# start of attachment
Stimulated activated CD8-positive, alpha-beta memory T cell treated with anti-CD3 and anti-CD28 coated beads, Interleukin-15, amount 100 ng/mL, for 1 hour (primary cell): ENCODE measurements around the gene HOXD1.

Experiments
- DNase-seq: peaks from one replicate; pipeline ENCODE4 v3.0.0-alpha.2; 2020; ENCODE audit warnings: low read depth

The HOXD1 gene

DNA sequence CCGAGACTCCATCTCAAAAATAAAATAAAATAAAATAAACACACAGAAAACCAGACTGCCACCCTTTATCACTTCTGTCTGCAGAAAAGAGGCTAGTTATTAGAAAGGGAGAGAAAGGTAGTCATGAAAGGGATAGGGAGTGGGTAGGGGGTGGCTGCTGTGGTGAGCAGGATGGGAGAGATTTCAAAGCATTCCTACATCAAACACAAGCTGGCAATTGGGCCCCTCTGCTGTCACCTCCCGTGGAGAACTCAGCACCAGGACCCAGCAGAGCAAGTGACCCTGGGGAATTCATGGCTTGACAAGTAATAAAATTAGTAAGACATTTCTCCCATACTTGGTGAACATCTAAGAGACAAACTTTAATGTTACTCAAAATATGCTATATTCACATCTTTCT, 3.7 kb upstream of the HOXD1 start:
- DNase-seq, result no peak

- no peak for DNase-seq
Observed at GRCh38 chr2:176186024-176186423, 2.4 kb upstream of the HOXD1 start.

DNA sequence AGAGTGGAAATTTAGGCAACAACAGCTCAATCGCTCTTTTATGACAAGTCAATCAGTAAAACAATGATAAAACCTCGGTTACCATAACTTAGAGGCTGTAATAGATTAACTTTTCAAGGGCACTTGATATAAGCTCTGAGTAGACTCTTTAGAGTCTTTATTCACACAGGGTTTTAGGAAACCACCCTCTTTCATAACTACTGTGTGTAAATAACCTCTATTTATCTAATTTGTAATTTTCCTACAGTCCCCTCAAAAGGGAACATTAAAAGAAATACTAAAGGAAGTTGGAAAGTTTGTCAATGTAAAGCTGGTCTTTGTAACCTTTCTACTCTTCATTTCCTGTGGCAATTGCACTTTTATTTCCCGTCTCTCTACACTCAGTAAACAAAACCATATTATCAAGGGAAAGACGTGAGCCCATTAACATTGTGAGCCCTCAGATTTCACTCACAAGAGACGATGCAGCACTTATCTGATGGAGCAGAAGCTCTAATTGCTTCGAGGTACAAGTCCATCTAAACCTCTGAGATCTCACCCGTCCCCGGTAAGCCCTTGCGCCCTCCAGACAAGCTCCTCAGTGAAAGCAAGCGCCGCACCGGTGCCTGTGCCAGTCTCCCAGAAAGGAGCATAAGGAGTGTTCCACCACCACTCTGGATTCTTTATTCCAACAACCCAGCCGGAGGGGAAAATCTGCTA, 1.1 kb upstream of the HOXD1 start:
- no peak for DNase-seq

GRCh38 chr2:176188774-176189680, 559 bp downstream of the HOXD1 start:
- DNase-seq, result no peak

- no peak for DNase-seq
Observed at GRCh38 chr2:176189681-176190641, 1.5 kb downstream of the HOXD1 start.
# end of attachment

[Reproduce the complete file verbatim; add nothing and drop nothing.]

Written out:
Stimulated activated CD8-positive, alpha-beta memory T cell treated with anti-CD3 and anti-CD28 coated beads, Interleukin-15, amount 100 ng/mL, for 1 hour (primary cell): ENCODE measurements around the gene HOXD1.

Experiments
- DNase-seq: peaks from one replicate; pipeline ENCODE4 v3.0.0-alpha.2; 2020; ENCODE audit warnings: low read depth

The HOXD1 gene

DNA sequence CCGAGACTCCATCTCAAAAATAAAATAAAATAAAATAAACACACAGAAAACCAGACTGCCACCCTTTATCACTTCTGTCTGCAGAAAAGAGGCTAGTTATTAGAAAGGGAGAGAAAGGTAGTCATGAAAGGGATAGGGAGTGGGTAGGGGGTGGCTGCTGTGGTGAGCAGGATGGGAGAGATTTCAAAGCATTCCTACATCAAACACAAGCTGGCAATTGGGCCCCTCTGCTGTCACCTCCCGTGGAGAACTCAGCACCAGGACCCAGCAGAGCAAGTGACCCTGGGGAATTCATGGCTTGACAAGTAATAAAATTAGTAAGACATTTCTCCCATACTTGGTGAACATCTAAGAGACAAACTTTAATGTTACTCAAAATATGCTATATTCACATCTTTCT, 3.7 kb upstream of the HOXD1 start:
- DNase-seq, result no peak

- no peak for DNase-seq
Observed at GRCh38 chr2:176186024-176186423, 2.4 kb upstream of the HOXD1 start.

DNA sequence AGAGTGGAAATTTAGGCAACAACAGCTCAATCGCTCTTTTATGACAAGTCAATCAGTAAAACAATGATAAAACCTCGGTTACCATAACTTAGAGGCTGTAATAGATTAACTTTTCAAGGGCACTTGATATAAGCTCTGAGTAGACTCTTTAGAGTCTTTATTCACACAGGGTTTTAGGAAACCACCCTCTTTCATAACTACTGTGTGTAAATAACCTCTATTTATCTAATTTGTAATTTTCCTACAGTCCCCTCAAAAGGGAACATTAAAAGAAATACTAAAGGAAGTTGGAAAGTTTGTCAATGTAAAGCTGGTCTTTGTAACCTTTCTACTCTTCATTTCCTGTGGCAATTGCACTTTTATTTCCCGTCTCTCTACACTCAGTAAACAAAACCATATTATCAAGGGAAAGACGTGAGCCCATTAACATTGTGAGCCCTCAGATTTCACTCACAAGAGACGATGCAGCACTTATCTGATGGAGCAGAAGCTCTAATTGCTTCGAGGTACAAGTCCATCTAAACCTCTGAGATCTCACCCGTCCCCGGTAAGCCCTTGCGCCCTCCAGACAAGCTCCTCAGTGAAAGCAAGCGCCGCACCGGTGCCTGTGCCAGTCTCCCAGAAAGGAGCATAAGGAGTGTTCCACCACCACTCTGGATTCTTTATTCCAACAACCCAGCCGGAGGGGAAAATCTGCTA, 1.1 kb upstream of the HOXD1 start:
- no peak for DNase-seq

GRCh38 chr2:176188774-176189680, 559 bp downstream of the HOXD1 start:
- DNase-seq, result no peak

- no peak for DNase-seq
Observed at GRCh38 chr2:176189681-176190641, 1.5 kb downstream of the HOXD1 start.